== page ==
I sat on the back deck a few Sundays ago. It was chilly but the sun was still out at 5:30pm and my white cosmo was strong (we put white cranberry juice in and I highly recommend that little twist). My brothers made pizza and Vienna skipped around in her beach dress and boots. Give that girl some sunshine and she thinks it’s summer time. In that moment, I was happy. Content.
As I sipped, my drink started to taste a little bitter but I knew better. It was the bittersweet of the happy and sad. The should be and the thankful for. It was a perfectly simple moment. I am thankful for that. And, Joe should have been right there with us. For that moment. For the new season that’s beginning. The fresh start that each Spring seems to bring is happening once again and I couldn’t help but think of the ever-present duality of joy and grief and how guilt seems to also sneak a seat up to that table. In that moment, I was happy. Content. And guilt ridden.
Guilt isn’t a feeling I’ve talked about in my grief journey as much as some others but lately, it’s made it’s way to me. And I started to think about why.
I can’t place it exactly. Is it my own fear of moving forward in a life without Joe? My anger for having to experience the good things, and the bad for that matter, without the partner I chose to do it all with? Is it the damned if you do, damned if you don’t concept society projects on to young widows or others experiencing deep grief? Maybe it’s entering yet another season, another reminder that life is moving forward although my heart is still longing for the past. I think it’s also looking forward to the newness this season could bring. There is a guilt in feeling genuine happiness right alongside a heart break.
First and foremost, it is normal, natural, to feel a sense of guilt when experiencing moments of joy or happiness after losing a loved one. The sneaky part of our human mind tries to tell us that feeling moments of peace or a genuine contentment somehow means our grief is suddenly “less” or leaving us. It has us questioning if our love has somehow changed or faded. Grief loves a good mind trick and sometimes, it’s hard to talk ourselves out of it.
But the truth is, experiencing happiness does not diminish the love, the longing, the missing that we do for our person every. single. day. In fact, allowing yourself to feel joy can be a healthy and healing part of the grieving process. Grieving is a constant work to balance honoring the memories of your loved one, but also to continue living your life and finding moments of happiness, a life you can look forward to.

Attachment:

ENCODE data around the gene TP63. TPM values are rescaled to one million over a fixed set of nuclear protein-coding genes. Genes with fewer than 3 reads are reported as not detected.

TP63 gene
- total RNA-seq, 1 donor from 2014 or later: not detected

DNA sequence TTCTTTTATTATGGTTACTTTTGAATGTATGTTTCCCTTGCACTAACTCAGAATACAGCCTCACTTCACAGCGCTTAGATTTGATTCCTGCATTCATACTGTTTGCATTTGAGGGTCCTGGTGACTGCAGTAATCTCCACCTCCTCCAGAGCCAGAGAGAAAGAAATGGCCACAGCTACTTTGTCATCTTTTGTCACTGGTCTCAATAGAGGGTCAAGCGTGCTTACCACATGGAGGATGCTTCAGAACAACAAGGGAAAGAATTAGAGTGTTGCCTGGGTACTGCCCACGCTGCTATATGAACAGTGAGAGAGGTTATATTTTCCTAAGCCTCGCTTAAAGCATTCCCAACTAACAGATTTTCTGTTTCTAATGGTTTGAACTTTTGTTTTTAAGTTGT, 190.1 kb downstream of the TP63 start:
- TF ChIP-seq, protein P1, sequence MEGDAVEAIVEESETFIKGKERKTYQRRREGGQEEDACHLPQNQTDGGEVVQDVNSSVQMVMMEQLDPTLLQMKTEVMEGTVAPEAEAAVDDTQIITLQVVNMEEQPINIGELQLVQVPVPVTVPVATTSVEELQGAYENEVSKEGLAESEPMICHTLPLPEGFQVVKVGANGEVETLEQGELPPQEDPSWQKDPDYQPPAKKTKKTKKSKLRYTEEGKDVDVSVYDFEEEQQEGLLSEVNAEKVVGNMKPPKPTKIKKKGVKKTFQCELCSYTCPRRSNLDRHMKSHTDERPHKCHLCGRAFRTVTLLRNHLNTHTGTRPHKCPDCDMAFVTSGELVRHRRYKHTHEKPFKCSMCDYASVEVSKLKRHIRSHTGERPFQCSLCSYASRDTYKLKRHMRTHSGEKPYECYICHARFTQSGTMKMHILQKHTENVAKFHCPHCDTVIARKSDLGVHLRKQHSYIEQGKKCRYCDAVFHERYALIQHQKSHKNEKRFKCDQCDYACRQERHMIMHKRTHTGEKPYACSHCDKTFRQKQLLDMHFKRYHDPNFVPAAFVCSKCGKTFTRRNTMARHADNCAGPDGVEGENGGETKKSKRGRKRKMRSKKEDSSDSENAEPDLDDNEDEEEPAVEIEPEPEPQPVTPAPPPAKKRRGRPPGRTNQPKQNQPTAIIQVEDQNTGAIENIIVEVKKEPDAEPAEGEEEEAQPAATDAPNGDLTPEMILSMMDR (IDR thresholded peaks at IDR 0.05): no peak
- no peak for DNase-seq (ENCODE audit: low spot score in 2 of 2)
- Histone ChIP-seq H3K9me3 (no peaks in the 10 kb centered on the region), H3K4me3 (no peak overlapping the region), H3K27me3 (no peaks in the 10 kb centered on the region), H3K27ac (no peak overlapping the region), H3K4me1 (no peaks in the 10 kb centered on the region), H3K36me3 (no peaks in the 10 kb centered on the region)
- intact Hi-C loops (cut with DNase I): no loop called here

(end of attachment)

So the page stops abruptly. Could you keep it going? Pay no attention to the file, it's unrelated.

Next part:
Despite my knowing this, I still find that guilt sets in. As my third spring season without Joe begins, I find myself wanting the warmer weather, welcoming the opportunity for the spring cleaning of not just the material things but letting go of the emotional things that no longer serve me and continuing this journey of discovering this new chapter of me. And yet, there is a part of me that doesn’t want to look forward to it. That’s the angry, guilty part of my grief. There is a part of me that is still mad that I have to keep doing this and now, mad that I embrace the changing of my seasons. It’s not logical. Grief rarely ever is. But neither is so much of our life, I suppose. Love, relationships, loss - our responses to that are not fueled by rational thoughts but emotion filled ones.
This is a glimpse into the story of my experience. And as we all know, grief and all it encompasses is so unique to everyone. I know that guilt in grief can present for many different reasons. Maybe you’re here because you’ve felt it, too. The guilt. For not doing enough, for not saying enough. You think back to the signs you think you missed or the flags you could have caught to somehow fix it all. Maybe you feel guilty for the could haves, should haves and would haves. Maybe it’s the guilt for the smiles and the days that feel a little lighter. For finding some joy in this new life you never chose but the only one you have to live.
(or maybe you’re her because you’re one of the amazing people who continue to read my words and you’re the real MVP for that!)
Guilt and Spring don’t typically go together. Neither, by society's definitions, do joy and grief, yet here we are. Finding happiness after loss can feel bittersweet, but it's a part of the healing process. As I enter a new season, I'm reminded of the duality of joy and grief, and the guilt that can come with it. But I'm learning to embrace both and find balance. Joy and grief are two sides of the same coin, and they have the power to transform us.
If you’re wondering what in fact does go together, it’s cosmos and pizza. You’re welcome.